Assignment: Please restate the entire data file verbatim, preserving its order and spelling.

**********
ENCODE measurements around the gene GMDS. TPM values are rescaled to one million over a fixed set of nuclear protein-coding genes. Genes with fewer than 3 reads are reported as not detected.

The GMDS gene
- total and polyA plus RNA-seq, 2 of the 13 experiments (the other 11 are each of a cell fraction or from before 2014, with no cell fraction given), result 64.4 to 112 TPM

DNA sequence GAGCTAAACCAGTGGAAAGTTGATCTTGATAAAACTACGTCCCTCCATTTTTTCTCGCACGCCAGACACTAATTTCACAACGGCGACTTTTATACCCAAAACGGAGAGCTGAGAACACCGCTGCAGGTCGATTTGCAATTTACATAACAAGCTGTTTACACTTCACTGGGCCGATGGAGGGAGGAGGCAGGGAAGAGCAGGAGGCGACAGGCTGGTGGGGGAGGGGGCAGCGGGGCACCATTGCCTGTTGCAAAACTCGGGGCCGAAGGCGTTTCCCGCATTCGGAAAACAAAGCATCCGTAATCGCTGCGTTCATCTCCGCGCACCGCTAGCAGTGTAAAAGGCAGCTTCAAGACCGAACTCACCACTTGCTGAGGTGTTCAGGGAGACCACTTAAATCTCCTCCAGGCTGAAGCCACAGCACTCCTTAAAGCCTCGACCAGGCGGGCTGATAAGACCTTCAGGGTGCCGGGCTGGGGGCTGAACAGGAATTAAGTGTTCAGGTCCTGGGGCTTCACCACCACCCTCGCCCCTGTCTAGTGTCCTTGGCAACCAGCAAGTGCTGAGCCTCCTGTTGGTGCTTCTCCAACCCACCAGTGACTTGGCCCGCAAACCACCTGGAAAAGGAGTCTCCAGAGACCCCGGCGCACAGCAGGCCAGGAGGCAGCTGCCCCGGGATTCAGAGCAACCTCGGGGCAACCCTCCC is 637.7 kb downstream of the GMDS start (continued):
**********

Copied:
ENCODE measurements around the gene GMDS. TPM values are rescaled to one million over a fixed set of nuclear protein-coding genes. Genes with fewer than 3 reads are reported as not detected.

The GMDS gene
- total and polyA plus RNA-seq, 2 of the 13 experiments (the other 11 are each of a cell fraction or from before 2014, with no cell fraction given), result 64.4 to 112 TPM

DNA sequence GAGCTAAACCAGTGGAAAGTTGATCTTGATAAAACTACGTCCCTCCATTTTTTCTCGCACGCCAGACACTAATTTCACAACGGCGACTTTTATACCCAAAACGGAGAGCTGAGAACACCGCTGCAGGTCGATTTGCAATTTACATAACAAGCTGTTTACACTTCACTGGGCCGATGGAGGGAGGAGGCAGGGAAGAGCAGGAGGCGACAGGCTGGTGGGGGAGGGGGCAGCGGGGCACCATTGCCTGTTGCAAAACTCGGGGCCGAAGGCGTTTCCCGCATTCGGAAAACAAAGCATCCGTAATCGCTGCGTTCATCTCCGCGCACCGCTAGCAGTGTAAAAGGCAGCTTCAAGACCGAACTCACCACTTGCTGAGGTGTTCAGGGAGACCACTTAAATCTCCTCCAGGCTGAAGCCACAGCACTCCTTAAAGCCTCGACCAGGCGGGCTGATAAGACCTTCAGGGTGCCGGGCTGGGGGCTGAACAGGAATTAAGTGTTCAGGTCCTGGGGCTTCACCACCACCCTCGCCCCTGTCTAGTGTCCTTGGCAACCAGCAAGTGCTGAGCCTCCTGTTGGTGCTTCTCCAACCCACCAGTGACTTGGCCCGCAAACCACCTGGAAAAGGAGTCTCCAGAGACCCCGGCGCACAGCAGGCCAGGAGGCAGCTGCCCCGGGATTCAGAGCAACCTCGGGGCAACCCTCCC is 637.7 kb downstream of the GMDS start (continued):